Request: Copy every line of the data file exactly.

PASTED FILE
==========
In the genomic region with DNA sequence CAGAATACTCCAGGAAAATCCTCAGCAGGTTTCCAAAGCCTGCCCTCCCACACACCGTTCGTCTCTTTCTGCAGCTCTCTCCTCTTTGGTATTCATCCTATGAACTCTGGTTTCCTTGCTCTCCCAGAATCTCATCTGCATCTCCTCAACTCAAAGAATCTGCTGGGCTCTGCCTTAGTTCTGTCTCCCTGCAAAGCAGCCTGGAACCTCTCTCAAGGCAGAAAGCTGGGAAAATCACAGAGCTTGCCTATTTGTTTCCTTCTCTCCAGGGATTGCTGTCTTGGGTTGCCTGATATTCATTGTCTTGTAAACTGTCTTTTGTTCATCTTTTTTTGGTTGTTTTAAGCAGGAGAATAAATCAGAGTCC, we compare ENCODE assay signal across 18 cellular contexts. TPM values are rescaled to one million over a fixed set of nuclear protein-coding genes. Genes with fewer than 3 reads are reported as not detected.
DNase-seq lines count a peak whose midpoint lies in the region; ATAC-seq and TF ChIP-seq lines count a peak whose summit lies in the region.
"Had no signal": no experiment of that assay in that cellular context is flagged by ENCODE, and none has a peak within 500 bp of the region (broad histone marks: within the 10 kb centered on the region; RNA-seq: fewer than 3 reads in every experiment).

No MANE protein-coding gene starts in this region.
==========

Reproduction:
In the genomic region with DNA sequence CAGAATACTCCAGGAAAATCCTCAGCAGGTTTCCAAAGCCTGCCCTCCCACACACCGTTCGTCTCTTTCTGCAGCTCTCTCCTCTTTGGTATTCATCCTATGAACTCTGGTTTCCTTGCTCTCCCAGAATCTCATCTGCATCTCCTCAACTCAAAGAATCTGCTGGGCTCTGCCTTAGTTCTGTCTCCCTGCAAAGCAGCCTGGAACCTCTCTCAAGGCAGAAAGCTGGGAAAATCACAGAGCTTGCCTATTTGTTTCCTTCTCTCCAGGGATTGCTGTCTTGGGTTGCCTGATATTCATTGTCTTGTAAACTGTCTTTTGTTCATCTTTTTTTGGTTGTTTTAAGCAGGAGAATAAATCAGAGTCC, we compare ENCODE assay signal across 18 cellular contexts. TPM values are rescaled to one million over a fixed set of nuclear protein-coding genes. Genes with fewer than 3 reads are reported as not detected.
DNase-seq lines count a peak whose midpoint lies in the region; ATAC-seq and TF ChIP-seq lines count a peak whose summit lies in the region.
"Had no signal": no experiment of that assay in that cellular context is flagged by ENCODE, and none has a peak within 500 bp of the region (broad histone marks: within the 10 kb centered on the region; RNA-seq: fewer than 3 reads in every experiment).

No MANE protein-coding gene starts in this region.